Please comment if I need to separate out some of these "1-liner" questions.

Can these 3 parties (prosecutor, defender (public or private), and defendant all talk together at the same time, or the defendant listen while the prosecutor and defender talk?

How can a defendant gain a better sense of the prosecutor and what he or she really wants?

I'm also trying to understand, (perhaps a separate question, feel free to comment/advise), when a defendant represents himself, is he playing 2 roles with the prosecutor, i.e. "negotiator" and the regular defendant role?

[United States, Arizona]

  • Yes, United States, state of Arizona Commented Aug 23, 2018 at 19:30

2 Answers 2

  1. Assuming you're talking about the United States, there would generally not be anything improper about the prosecutor, defense counsel, and the defendant meeting to discuss a case, and this happens thousands of times a day across the country as the parties discuss motions, evidence, and plea bargains.

  2. To get a sense of what the prosecutor wants, start by asking your lawyer. If you aren't represented, talk to people who work with (and against) her -- court personnel, defense attorneys, people who have been prosecuted by her, etc. But honestly, the answer is almost always going to be the same: Because most prosecutors have gigantic caseloads, they want cases to go away quickly and with as little paperwork as possible. Serial rapists are one thing, but for petty offenses, most prosecutors seem very amenable to drastically lowering the charged offense and recommending minimal punishments.

  3. A defendant representing himself wears both the defendant hat and the lawyer hat, which is itself a collection of hats: researcher, writer, investigator, evaluator, counselor, advocate. That's a lot of hats to wear, especially with your freedom on the line, which is just one of the reasons that representing one's self is virtually always a mistake.

  • Thanks for your answer. Per #2, I understand some defense attorneys purposely bury the prosecutor with paperwork. Do you have experience in how this affects prosecutors ... e.g. in pursuing stiffer sentences ... giving up for a lighter sentence ... or other ways? Commented Aug 23, 2018 at 19:41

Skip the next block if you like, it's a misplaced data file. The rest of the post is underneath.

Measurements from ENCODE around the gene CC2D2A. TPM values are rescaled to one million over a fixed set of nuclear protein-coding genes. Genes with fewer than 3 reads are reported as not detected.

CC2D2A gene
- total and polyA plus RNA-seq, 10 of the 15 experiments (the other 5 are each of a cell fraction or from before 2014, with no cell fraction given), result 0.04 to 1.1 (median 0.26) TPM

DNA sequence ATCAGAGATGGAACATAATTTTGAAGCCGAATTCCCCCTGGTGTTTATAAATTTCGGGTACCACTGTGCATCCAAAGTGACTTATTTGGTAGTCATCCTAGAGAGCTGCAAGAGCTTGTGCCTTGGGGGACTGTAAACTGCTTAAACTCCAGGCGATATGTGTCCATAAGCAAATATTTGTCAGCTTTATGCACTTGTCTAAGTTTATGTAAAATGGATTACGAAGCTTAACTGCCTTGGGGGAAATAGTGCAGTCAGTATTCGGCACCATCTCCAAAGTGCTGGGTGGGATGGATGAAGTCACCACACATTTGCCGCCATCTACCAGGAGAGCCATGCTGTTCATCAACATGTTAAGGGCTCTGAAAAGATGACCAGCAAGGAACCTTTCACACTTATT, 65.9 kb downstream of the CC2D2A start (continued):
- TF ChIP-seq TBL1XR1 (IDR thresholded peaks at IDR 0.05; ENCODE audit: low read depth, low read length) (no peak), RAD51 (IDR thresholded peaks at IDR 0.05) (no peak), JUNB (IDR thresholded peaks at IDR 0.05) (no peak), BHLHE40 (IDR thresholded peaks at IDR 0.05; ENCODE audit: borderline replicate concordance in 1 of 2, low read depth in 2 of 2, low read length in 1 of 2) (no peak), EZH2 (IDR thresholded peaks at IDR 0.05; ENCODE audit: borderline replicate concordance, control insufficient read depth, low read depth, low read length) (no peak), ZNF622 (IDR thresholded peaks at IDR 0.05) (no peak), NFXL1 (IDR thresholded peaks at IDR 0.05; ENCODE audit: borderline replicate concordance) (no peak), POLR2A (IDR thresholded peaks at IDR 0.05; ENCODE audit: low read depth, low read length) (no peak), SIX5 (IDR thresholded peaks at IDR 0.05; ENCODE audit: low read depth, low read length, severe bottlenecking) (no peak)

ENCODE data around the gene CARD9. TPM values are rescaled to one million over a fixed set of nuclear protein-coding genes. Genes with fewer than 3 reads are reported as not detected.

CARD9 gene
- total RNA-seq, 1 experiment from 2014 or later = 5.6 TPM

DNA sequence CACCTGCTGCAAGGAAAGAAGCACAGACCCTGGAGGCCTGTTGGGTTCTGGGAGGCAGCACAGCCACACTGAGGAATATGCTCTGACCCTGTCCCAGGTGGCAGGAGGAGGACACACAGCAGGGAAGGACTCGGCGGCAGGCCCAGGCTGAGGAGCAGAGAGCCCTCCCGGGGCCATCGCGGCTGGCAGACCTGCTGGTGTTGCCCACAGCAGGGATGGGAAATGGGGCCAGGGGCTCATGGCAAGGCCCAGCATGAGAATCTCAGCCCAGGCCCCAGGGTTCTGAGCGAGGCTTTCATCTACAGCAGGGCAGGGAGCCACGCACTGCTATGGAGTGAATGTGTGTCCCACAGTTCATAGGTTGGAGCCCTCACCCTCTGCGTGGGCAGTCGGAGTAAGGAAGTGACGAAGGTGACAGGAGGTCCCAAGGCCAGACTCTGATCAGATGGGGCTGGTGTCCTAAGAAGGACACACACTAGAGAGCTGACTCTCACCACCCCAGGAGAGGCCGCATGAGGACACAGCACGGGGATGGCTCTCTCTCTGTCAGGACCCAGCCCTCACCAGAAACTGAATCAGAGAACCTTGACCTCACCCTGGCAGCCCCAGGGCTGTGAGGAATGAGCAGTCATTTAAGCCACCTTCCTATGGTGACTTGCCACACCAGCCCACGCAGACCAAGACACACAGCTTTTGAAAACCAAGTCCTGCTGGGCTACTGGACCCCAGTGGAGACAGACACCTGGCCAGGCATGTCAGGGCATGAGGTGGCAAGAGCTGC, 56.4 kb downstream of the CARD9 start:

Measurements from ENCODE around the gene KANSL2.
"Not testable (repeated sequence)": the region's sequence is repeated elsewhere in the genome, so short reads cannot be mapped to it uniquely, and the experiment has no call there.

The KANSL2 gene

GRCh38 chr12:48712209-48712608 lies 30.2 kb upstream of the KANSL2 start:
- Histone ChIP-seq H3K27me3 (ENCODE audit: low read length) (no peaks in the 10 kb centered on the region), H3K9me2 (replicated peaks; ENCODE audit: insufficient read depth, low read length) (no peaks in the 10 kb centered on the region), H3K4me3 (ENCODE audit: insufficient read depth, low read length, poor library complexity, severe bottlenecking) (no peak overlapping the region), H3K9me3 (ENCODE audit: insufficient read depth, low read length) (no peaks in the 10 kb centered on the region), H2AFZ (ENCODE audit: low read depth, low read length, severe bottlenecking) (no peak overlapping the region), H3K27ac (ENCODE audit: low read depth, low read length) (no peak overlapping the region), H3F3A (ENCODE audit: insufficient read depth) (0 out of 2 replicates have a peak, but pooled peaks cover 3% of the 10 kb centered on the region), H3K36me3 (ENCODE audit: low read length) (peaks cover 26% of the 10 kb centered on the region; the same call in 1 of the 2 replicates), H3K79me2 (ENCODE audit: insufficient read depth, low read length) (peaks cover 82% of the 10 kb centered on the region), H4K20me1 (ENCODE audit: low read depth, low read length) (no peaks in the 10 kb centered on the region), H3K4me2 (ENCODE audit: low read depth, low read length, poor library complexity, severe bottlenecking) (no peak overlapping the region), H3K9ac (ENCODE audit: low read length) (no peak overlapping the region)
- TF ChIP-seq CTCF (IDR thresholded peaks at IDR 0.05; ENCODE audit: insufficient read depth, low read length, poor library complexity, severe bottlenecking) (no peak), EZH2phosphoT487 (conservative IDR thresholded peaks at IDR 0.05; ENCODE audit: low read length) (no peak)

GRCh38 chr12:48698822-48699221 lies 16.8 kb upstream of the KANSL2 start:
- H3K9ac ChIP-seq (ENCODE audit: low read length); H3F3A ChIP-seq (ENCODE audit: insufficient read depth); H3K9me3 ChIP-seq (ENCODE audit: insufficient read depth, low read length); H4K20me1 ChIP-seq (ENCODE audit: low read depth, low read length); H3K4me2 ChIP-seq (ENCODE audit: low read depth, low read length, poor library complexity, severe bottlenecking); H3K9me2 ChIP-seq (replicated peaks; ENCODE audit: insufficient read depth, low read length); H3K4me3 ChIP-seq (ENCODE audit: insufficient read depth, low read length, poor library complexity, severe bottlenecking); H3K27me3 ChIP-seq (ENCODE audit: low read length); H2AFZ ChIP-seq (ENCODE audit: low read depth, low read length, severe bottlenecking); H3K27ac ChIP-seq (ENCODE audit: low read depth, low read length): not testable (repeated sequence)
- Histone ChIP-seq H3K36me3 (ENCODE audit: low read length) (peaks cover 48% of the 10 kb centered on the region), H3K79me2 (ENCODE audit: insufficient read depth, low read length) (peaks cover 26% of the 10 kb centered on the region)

• Different prosecutors react differently. I can't recall a case where I felt like the prosecutor pushed for a stiffer a sentence, but I definitely recall many cases where it very obviously resulted in a lighter sentence.
    – bdb484
    Commented Aug 23, 2018 at 21:05

The only forbidden contact between these three parties occurs when the Prosecutor initiates a meeting with the Defendant without his defense attorney present. The Defendant may initiate such meetings (and by doing so, will have to waive his right to the meeting... likely signing some forms), though a good prosecutor may still elect to not accept some meeting so as to not give an impression that he initiated.

The Defense Attorney may initiate a meeting with the Prosecutor so long as his client consents to the meeting and he discloses the discussion. The Prosecution may also initiate meetings with the defense attorney without the client present ("Speak to my Lawyer"). This will happen for any number of reasons. Under Bradey disclosures, the Prosecution will have to contact the defense to turn over all evidence they have on the defendant (including evidence of innocence of the defendant).

In your case, since the defense attorney and the defendant are one in the same (a term in the legal community called "an idiot"), the prosecution may talk to the idiot as if he was the defense attorney.

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